Social psychology has revealed a tendency among human beings to nonrationally discriminate against non coethnics from an outgroup. People tend to be more hostile toward outgroup members, even when they do not expect these out-group members to represent any real threat to them. Henri Tajfel (1970), a prominent social psychologist, demonstrated this tendency in a famous experiment (followed by a series of others) in which he showed his subjects a set of juxtaposed reproductions from the paintings of Wassily Kandinsky and Paul Klee.

These subjects were asked for each Klee–Kandinsky pairing which painting they preferred. He then created two teams, one in which subjects preferred Klee’s paintings in the majority of cases (this team was called the “Klee team”) and one in which subjects pre- ferred Kandinsky’s in a majority of cases (this team was called the “Kandinsky team”). Subjects were informed of the logic behind this sorting. They therefore knew that group membership was not based on anything cultural, ethnic, or intellectual; it was as good as a random sorting. Third, each subject was given cash to distribute to two fellow players—one from each team—to reward them for their collective work. The results were unambiguous: subjects gave a larger share of the offering to members of their own team. In other words, the Klees discriminated against the Kandinskys (and vice versa) based on nothing other than a recently created identity reflecting no antagonism between the teams.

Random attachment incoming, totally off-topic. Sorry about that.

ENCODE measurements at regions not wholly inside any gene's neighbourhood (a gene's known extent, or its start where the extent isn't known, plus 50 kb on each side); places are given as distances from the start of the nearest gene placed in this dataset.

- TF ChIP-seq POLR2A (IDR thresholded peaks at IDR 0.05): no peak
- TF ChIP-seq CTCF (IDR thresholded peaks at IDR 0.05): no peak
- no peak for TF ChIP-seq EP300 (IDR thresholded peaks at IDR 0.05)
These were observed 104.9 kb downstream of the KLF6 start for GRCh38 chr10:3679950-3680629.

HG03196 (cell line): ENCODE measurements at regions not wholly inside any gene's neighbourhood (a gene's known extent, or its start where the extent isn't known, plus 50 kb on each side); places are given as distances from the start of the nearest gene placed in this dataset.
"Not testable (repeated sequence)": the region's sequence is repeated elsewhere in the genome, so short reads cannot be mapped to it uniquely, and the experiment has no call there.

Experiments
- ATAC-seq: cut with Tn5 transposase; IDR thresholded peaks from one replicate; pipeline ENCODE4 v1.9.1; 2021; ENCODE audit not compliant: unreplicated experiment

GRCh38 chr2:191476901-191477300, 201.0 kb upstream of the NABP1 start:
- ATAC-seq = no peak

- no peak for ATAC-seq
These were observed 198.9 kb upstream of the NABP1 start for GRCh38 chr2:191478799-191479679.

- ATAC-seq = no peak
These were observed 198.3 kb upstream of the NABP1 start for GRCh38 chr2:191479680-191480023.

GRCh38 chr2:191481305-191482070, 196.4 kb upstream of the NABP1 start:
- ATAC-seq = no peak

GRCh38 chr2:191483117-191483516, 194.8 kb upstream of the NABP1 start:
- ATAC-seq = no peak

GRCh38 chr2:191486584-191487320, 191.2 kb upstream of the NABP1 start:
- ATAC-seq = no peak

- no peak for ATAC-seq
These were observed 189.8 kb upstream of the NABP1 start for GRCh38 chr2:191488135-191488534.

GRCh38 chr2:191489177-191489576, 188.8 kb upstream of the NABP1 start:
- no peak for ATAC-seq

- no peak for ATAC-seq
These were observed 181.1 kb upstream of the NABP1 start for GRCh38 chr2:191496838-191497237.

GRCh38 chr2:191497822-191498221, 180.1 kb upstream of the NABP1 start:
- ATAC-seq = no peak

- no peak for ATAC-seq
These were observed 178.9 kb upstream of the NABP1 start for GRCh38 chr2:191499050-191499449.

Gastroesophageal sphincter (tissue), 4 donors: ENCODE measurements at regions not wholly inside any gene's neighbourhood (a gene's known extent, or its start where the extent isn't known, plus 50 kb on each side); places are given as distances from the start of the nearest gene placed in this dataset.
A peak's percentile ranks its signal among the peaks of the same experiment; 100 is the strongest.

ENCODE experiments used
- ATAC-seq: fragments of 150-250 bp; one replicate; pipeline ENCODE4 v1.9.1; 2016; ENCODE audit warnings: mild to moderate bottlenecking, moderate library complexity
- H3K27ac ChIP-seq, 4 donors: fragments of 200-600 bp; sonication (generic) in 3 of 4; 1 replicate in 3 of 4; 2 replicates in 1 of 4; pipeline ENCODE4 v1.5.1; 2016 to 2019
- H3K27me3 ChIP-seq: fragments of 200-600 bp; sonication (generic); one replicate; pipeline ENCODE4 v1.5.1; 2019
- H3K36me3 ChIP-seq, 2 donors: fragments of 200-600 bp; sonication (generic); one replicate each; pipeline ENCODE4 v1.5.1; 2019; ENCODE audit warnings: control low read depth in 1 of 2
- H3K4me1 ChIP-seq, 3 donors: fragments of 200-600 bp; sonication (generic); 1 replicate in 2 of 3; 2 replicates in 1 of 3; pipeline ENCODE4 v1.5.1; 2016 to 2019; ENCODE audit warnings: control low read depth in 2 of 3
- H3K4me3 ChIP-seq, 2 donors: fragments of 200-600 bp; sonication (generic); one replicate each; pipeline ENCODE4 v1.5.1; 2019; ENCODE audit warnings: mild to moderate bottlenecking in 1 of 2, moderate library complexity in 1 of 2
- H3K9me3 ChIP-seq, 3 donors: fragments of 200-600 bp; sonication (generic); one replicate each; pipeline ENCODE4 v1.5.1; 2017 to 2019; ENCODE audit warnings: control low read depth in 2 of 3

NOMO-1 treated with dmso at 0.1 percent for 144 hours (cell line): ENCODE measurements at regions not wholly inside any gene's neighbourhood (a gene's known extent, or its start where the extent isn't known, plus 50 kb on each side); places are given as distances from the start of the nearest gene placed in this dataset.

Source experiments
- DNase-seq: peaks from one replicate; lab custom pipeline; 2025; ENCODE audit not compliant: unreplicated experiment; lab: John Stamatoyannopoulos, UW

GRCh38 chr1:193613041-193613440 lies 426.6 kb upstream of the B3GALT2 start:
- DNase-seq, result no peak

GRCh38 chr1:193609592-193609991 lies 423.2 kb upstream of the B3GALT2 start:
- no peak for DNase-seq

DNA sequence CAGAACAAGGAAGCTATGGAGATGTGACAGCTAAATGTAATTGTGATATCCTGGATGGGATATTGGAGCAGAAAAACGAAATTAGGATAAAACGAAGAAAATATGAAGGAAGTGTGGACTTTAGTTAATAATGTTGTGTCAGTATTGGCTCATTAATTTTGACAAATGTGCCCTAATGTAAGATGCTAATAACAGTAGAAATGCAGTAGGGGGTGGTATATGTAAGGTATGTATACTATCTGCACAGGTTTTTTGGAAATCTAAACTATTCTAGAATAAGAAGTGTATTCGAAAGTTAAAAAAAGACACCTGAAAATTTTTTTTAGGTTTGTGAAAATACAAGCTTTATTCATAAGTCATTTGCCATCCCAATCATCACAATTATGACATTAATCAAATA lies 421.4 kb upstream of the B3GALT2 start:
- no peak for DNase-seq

Do we observe a similar pattern in our experiments?2 Do FFFs side with SXs (on their religion team) rather than with SMs even if they do not expect more cooperation from SXs than from SMs? We begin to address this question by relying on the first of our experimental games, the simultaneous trust game (see Chapter 5 for the protocols). In its basic outline, from our experimental group of ten players,